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Incivility trumps the empty dance of manners

  • 25 June 2008

I knew a man once who never spoke with the slightest courtesy or civility.

Whatever you said, be it hello, how are you, is that your real nose, or were you really once arrested for stealing a camel from a circus, the answers would always be forms of piss off, leave me alone, don't ask stupid questions, are you always such an idiot, or why did your people ever leave the sad wet rock on which they were born.

You think I am exaggerating but I swear I am not.

Yet he was the nicest guy imaginable. Many other people were as startled as I by the paradoxicity of the man. He was a pillar of his community, a veteran and esteemed employee of the brave nonprofit for which he had worked for 30 years, sober as a judge, married, graced with children, a taxpayer, even once a candidate for local government in his town, although he garnered only 90 votes, losing to a woman who taught math.

(Interestingly she died two weeks after taking office, and the town held a special election to fill her seat, and he lost that election also, this time to a man who taught spelling.)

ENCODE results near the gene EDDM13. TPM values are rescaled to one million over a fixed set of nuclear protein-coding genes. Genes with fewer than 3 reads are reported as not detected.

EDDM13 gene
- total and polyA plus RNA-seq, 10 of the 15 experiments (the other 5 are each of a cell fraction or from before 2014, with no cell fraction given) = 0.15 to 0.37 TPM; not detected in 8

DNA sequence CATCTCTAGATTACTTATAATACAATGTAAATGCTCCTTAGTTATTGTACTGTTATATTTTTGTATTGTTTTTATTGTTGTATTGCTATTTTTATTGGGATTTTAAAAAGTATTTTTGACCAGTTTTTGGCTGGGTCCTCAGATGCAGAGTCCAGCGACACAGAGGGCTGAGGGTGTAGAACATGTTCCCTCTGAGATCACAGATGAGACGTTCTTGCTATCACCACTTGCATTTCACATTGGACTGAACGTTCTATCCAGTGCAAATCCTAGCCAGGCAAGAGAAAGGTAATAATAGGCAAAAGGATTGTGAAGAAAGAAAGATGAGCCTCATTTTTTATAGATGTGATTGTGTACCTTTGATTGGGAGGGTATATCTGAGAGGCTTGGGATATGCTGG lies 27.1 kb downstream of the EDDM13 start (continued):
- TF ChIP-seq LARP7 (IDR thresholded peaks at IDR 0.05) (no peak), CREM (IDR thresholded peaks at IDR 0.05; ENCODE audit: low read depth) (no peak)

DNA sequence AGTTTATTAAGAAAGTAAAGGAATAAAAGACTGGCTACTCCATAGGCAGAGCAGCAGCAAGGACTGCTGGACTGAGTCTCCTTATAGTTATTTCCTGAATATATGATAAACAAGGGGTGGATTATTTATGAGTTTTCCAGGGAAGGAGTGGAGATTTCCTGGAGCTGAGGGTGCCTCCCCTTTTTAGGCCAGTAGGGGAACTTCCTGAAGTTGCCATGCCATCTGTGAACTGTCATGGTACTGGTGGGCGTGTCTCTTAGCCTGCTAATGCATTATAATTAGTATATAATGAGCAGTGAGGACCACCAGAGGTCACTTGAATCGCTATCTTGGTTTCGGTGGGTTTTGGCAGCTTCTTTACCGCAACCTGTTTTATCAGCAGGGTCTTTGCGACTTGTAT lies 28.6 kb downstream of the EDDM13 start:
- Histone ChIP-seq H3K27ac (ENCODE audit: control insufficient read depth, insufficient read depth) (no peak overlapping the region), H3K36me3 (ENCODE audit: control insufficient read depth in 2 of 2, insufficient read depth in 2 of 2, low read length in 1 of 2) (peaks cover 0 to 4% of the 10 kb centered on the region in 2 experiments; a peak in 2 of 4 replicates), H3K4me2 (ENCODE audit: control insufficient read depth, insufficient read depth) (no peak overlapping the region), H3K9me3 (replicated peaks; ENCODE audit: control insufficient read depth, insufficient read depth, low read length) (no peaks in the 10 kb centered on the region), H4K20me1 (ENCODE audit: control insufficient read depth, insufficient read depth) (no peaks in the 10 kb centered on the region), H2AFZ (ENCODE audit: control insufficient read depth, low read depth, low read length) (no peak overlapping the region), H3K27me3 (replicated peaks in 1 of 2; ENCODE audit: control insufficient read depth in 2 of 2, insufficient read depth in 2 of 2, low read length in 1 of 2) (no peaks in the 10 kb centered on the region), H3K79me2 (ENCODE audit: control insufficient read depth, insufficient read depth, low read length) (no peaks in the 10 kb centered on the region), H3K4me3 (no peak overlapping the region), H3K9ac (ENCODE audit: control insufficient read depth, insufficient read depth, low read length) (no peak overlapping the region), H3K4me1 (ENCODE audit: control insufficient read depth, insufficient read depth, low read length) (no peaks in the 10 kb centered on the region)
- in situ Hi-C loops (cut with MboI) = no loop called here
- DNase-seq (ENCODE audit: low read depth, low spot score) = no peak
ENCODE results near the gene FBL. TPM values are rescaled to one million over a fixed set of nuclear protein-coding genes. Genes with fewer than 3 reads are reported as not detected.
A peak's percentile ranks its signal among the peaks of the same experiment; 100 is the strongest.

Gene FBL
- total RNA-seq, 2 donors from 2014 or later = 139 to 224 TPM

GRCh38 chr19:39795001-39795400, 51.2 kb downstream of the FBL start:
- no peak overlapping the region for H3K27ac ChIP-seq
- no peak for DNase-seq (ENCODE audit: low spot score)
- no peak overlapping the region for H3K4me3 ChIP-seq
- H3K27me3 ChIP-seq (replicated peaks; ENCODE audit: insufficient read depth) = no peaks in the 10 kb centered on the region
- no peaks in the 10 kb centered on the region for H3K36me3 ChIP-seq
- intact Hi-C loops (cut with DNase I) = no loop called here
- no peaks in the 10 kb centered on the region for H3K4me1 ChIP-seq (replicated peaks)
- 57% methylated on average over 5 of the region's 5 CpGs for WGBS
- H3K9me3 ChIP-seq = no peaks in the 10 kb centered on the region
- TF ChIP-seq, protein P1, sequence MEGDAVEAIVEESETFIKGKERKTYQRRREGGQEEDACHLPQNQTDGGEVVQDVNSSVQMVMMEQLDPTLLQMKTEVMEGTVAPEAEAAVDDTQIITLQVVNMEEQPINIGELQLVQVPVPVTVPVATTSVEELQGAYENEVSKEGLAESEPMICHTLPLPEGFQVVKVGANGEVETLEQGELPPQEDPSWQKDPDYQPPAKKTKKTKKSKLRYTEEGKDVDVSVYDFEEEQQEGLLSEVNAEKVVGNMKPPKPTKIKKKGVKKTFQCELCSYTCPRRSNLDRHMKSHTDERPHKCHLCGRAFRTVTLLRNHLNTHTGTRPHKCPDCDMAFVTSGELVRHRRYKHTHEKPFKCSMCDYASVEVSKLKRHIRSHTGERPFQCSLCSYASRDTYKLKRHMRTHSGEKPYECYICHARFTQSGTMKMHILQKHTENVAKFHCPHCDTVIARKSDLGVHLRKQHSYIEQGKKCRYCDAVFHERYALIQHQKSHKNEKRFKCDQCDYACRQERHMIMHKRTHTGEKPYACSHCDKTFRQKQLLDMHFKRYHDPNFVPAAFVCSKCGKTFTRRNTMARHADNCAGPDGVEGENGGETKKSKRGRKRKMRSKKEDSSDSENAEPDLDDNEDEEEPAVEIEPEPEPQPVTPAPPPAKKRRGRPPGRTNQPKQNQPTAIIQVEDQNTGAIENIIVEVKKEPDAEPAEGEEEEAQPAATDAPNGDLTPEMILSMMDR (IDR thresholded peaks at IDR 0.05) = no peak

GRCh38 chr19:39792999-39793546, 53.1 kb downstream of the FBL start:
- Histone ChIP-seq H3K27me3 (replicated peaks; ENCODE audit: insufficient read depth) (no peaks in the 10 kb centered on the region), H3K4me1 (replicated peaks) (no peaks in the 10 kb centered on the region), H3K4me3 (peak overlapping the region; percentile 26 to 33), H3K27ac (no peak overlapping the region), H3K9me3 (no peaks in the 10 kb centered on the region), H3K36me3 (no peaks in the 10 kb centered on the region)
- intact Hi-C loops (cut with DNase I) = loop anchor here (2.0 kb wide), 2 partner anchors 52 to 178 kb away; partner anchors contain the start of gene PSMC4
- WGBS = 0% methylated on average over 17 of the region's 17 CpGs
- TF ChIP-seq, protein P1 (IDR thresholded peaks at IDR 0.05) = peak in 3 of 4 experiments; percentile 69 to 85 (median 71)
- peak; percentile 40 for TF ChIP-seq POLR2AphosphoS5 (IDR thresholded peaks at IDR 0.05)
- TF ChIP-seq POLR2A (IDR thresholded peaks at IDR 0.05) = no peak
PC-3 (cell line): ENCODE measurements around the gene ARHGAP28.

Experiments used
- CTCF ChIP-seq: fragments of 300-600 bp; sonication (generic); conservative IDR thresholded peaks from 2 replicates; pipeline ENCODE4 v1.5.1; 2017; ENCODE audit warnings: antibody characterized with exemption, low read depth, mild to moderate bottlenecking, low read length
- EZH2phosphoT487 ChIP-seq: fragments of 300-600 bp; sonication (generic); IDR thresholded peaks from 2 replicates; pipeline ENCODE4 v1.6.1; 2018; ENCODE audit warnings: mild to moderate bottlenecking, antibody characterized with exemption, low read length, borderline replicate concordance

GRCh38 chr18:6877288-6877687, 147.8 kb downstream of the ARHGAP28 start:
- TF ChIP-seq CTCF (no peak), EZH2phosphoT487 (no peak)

I spent five years working with this man, and they were remarkable years, with many misadventures.

One time we were in a meeting when a very important person proposed a very stupid idea. I was sitting behind my uncivil friend, with two other people, and we looked at each other with fear and trembling, for we knew beyond doubt that he would pop a gasket, melt the polar cap, and heap mountainous abuse on his interlocutor.

Then we would all be summarily fired, and forced back to the toy factories from which we had come, weary of putting the ears on Mr Potato Head all day long.

Indeed he did explode, albeit in memorably calm and incisive fashion. He began obliquely by telling the story about how he had indeed stolen a camel, then observed that what the camel left behind in steaming redolent mounds could and should be compared to some ideas from some people, not to name names or anything.

I still savor the shimmering silence in that room when he finished speaking. A great silence is a remarkable sound.

There were many moments like that, most of them funny, although some were not so funny, such